Shadow of the Turtle

Tonight is going to be a bit strange. I am giving you all a glimpse of a new feature that will be coming to these pages soon. I don’t really do the whole review thing, at least not in the way of rating stories or anything like that. But I do like to explore stories, not only for the joy of the story but for other aspects that come along with them.

This feature is going to be a trip through graphic novels and possibly more. We are looking at a once a week write up. Not all write ups will be in this format, but they will all be an exploration of the work as I choose to do it. I hope you find these excursions as interesting as I do.

The Shadow of the Turtle

The Shadow Hero is a recreation of an older comic. The graphic novel is written by Gene Luen Yang and the art is done by Sonny Liew. Based on the stories of the Green Turtle from Blazing Comics the reader is shown an updated version of an old comic from one of the first Asian Americans in the comic’s industry. The basic story is fairly simple; Yang and Liew give a new generation the origin story of an iconic Asian superhero.

The overall story covers two different storylines. The first is the shadow that gives the Green Turtle his power and the second is the boy who eventually becomes the Green Turtle. The boy is the main focus of the story but the shadow was a figure within the original comics that had never been defined until this graphic novel. Within that convention they have created a new mythos from the old that breathed new life into the characters.

From a personal stand point, I enjoyed the flow of the story. The boy’s reluctant rise to hero status follows what many would consider a logical path. Many of us do not want to stand out. We don’t want to rock the boat or call attention to how awkward we are in real life. But many times our parents can push us and drive us to become something we may not want to be. The hero’s mother is the main catalyst that drives what the story and the hero become.

In life there comes a time when we have to face up to what our life is forcing on us. In the story this happens to our hero when his father is killed. The turning point comes when the shadow needs a new host to survive. But this is only a portion of the turning point. The shadow and our hero realize that they must strive to stand out. They can’t simply let the world exist around them; they must interact and become apart of it all.

It is in the final resolution that the reader as well as the hero learns the most important thing. It is possible to win a battle by choosing not to be a part of it. Instead of simply reacting to the outside forces, like his father had down when he was young, the hero has learned to think his actions through. He defeats the villain by admitting defeat. Much like his shadow the villain’s shadow had parameters as well. Once the parameters are set they must abide by them. In this the hero is able to be defeated without suffering the fate of those who chose solely to fight their way through their problems.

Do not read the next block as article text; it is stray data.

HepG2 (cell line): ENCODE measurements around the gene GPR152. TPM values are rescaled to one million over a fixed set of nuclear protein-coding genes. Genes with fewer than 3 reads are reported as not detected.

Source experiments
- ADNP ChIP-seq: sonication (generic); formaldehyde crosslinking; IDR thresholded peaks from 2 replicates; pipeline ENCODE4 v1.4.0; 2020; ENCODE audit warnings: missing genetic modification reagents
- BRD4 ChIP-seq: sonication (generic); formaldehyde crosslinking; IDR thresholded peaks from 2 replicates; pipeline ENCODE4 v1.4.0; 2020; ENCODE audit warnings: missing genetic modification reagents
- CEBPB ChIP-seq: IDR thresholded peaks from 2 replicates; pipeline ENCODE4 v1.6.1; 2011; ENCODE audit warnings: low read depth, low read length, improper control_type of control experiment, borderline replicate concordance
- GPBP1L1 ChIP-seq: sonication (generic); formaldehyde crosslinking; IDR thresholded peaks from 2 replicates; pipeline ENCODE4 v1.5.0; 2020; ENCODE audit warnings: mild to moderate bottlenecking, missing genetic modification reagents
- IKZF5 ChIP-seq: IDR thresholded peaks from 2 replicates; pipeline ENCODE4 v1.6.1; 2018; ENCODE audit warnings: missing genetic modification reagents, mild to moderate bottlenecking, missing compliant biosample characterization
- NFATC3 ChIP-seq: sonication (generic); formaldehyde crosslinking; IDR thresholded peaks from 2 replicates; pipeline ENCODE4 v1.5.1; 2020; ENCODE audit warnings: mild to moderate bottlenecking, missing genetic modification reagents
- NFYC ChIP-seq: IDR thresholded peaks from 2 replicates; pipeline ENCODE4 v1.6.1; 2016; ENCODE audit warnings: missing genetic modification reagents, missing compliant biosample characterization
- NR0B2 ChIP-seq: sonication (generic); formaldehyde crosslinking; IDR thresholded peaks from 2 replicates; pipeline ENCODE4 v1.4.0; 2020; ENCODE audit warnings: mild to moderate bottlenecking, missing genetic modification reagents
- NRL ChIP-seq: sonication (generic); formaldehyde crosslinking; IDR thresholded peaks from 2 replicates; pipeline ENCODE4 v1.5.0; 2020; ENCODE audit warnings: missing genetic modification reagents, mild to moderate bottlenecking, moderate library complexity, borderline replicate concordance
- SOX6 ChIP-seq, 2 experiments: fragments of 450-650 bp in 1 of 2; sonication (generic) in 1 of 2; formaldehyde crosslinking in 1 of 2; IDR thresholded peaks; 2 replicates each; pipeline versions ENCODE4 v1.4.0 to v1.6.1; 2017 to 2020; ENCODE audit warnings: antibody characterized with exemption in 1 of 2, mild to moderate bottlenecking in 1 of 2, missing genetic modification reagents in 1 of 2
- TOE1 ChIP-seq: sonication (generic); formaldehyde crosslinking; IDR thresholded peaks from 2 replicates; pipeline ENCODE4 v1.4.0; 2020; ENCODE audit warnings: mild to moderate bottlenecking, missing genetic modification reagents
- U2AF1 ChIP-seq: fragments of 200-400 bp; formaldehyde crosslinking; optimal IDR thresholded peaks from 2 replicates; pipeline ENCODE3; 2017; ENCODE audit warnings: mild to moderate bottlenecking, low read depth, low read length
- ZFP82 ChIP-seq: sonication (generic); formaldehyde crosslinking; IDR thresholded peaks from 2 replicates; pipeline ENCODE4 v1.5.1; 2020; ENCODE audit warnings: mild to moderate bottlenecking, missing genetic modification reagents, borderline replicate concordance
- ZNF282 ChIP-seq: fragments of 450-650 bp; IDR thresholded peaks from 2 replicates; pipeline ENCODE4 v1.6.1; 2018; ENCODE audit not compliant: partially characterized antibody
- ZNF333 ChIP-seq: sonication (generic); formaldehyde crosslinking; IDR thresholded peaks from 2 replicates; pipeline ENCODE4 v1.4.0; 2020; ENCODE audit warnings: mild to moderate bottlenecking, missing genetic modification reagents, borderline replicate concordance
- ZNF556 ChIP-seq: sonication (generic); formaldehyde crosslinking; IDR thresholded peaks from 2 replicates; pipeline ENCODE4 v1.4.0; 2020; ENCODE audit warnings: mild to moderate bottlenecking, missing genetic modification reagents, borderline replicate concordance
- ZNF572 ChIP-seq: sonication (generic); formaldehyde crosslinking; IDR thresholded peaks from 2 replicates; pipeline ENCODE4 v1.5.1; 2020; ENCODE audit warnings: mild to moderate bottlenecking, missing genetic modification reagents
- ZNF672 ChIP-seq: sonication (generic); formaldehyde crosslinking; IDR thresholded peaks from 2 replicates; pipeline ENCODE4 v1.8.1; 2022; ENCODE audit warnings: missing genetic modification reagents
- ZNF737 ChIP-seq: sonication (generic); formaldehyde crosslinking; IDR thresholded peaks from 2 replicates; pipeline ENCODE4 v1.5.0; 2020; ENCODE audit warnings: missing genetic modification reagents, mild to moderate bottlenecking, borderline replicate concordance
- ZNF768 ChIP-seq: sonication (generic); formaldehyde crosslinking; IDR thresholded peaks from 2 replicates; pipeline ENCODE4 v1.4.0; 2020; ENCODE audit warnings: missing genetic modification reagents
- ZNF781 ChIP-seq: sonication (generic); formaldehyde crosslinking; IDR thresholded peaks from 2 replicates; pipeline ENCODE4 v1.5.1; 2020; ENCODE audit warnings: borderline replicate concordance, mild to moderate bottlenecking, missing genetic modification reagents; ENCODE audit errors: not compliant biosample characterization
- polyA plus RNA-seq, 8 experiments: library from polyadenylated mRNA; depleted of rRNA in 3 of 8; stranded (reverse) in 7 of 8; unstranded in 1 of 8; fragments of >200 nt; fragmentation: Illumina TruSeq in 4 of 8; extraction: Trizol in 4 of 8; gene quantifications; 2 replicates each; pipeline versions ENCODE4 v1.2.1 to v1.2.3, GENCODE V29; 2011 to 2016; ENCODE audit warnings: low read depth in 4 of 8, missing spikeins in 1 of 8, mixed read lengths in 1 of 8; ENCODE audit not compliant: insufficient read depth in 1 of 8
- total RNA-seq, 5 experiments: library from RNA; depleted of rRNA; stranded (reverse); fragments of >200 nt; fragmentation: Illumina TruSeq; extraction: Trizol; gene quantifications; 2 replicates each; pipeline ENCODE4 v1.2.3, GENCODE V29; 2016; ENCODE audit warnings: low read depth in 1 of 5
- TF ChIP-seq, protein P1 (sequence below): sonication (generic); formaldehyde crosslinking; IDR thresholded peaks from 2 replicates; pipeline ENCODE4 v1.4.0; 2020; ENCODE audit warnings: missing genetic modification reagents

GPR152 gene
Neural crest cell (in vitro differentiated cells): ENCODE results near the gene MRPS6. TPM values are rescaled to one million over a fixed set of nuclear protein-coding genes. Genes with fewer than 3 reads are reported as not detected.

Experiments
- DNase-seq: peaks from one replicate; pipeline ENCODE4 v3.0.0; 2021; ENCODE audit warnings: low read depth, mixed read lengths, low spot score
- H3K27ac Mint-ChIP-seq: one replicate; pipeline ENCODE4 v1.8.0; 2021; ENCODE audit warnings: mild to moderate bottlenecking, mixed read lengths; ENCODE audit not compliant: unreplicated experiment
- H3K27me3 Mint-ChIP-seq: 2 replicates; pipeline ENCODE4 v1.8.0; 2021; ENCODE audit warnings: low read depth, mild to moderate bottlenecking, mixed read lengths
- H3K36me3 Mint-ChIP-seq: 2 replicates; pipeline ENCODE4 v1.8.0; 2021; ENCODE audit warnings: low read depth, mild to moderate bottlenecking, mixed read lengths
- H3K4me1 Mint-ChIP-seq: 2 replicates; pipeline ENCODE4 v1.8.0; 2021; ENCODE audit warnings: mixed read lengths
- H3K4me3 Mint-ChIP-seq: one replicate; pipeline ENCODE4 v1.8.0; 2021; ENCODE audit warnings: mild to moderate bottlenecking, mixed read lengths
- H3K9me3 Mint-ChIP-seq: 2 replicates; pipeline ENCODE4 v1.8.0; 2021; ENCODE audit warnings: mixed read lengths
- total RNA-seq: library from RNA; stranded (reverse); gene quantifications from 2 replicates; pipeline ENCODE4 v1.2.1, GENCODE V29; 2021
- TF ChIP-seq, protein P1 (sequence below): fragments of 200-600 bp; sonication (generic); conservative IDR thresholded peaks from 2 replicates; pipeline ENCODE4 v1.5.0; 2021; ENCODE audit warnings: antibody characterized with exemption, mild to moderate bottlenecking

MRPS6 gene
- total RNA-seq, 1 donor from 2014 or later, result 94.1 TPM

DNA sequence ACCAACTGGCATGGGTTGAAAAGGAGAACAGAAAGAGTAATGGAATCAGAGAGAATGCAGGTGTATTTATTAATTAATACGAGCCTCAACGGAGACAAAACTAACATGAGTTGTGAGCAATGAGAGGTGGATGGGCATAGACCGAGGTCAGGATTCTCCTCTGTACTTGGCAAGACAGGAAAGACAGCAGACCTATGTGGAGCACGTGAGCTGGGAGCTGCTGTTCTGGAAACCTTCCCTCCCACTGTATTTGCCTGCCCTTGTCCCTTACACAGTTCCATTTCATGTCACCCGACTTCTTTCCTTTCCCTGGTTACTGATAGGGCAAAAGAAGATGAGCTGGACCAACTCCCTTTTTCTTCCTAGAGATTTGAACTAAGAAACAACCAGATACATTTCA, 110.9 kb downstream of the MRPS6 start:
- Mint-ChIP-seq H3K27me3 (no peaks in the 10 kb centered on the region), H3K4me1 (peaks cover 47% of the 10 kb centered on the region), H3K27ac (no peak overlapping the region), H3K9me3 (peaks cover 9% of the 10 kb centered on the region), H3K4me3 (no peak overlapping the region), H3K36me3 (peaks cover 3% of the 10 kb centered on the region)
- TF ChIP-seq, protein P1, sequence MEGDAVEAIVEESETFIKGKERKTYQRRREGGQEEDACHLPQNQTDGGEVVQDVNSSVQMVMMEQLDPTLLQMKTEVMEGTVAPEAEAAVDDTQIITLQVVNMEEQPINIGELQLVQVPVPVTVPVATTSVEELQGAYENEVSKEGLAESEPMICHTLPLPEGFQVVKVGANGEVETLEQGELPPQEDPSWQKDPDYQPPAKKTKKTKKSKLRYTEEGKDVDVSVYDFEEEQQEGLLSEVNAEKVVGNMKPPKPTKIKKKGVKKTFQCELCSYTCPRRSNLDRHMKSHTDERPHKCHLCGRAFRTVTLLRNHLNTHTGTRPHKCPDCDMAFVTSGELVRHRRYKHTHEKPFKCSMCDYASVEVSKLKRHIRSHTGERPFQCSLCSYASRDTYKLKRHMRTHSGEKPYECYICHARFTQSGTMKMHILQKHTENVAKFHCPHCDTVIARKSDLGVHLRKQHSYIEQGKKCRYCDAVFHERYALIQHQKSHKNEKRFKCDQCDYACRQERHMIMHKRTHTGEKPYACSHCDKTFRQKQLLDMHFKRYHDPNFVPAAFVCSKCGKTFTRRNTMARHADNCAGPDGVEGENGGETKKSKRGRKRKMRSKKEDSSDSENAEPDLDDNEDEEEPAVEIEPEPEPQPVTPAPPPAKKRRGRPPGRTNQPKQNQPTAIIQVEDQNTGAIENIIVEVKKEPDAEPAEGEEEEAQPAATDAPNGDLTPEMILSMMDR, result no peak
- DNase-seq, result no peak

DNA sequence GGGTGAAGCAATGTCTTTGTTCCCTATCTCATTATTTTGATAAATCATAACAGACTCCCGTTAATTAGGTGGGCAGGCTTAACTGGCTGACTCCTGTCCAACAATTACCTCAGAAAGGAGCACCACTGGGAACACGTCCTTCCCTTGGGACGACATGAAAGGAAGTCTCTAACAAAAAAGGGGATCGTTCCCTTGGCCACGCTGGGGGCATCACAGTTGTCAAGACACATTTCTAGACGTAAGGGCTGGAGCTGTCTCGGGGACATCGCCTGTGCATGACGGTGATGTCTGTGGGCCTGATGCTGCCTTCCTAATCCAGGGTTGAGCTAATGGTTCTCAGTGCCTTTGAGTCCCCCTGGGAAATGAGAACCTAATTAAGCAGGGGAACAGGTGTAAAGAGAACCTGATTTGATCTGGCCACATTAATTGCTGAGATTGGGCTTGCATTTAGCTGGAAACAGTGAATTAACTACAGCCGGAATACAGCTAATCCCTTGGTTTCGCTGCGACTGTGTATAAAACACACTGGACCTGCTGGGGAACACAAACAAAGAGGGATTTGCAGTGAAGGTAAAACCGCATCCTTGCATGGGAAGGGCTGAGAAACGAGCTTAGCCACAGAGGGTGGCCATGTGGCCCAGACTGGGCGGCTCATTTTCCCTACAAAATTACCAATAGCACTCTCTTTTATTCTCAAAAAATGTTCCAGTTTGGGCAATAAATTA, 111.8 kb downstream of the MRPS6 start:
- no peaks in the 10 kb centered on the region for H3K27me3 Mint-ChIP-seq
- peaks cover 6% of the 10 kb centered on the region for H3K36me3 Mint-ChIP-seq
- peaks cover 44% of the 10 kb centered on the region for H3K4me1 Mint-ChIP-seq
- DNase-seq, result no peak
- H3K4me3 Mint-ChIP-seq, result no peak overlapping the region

The engaging storyline is complimented by the artwork. An important distinction comes into play when the reader comes to the end of the story. A section that details facts and rumors of the original comic follows the new story. In that section an excerpt from an original comic is also shared. Sonny Liew followed many of the same patterns of the original in the lines and shadings of each panel. But he also made the art his own by clearing out much of the clutter of the original art. The effect is a cleaner appearance that hints at the original storyline.

An important aspect of this new art style for the storyline is how it affects the story. Mr. Liew’s style changed how the art interacts with the story and the reader overall. Instead of being a static feature, it is now an active participant within the story. Many of the depicted scenes lead the reader through the world and at times stand in for written storyline.

The text adds another visual element to the overall story. The storyline deals with a Chinese community. Much of the dialogue is marked as being translated from Chinese. Though the reader is able to read it, the clues give a sense that there is something more going on than simply what can be seen.

Again from a personal standpoint, I enjoyed the story. If something like this had ever happened for me, I would like to think that I might have picked out a better set of parameters for my powers, but as the story shows, we are more than simply what we classify as our strengths. This book would easily be enjoyed by anyone who loves super heroes. It is also a great exploration of Chinese history in the United States, and gives the reader insights they might not have expected.

You can find out more about this at The Shadow Hero.
Read up on Gene Luen Yang while you’re at it.

If you enjoyed this trip through a story, watch for more on Tuesdays in the future.

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